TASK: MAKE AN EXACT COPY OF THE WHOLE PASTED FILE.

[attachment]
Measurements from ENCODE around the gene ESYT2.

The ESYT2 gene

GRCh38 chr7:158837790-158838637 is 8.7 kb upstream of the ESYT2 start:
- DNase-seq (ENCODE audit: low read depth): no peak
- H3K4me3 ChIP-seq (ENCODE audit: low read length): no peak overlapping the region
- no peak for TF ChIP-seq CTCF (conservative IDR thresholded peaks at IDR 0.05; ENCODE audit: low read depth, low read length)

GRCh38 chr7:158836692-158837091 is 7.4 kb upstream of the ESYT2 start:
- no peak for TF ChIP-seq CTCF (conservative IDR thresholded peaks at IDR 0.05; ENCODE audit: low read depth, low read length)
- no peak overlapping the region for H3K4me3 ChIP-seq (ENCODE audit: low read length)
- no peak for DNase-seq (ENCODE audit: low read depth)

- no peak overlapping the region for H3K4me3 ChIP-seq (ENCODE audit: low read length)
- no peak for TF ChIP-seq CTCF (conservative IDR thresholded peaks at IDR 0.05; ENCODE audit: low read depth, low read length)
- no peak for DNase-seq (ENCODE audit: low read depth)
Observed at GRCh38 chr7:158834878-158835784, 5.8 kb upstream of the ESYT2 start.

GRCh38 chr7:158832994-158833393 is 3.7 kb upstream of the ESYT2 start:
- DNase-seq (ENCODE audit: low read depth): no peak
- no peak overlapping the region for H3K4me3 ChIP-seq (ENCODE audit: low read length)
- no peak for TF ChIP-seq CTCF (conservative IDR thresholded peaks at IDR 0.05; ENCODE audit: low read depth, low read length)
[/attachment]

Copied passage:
Measurements from ENCODE around the gene ESYT2.

The ESYT2 gene

GRCh38 chr7:158837790-158838637 is 8.7 kb upstream of the ESYT2 start:
- DNase-seq (ENCODE audit: low read depth): no peak
- H3K4me3 ChIP-seq (ENCODE audit: low read length): no peak overlapping the region
- no peak for TF ChIP-seq CTCF (conservative IDR thresholded peaks at IDR 0.05; ENCODE audit: low read depth, low read length)

GRCh38 chr7:158836692-158837091 is 7.4 kb upstream of the ESYT2 start:
- no peak for TF ChIP-seq CTCF (conservative IDR thresholded peaks at IDR 0.05; ENCODE audit: low read depth, low read length)
- no peak overlapping the region for H3K4me3 ChIP-seq (ENCODE audit: low read length)
- no peak for DNase-seq (ENCODE audit: low read depth)

- no peak overlapping the region for H3K4me3 ChIP-seq (ENCODE audit: low read length)
- no peak for TF ChIP-seq CTCF (conservative IDR thresholded peaks at IDR 0.05; ENCODE audit: low read depth, low read length)
- no peak for DNase-seq (ENCODE audit: low read depth)
Observed at GRCh38 chr7:158834878-158835784, 5.8 kb upstream of the ESYT2 start.

GRCh38 chr7:158832994-158833393 is 3.7 kb upstream of the ESYT2 start:
- DNase-seq (ENCODE audit: low read depth): no peak
- no peak overlapping the region for H3K4me3 ChIP-seq (ENCODE audit: low read length)
- no peak for TF ChIP-seq CTCF (conservative IDR thresholded peaks at IDR 0.05; ENCODE audit: low read depth, low read length)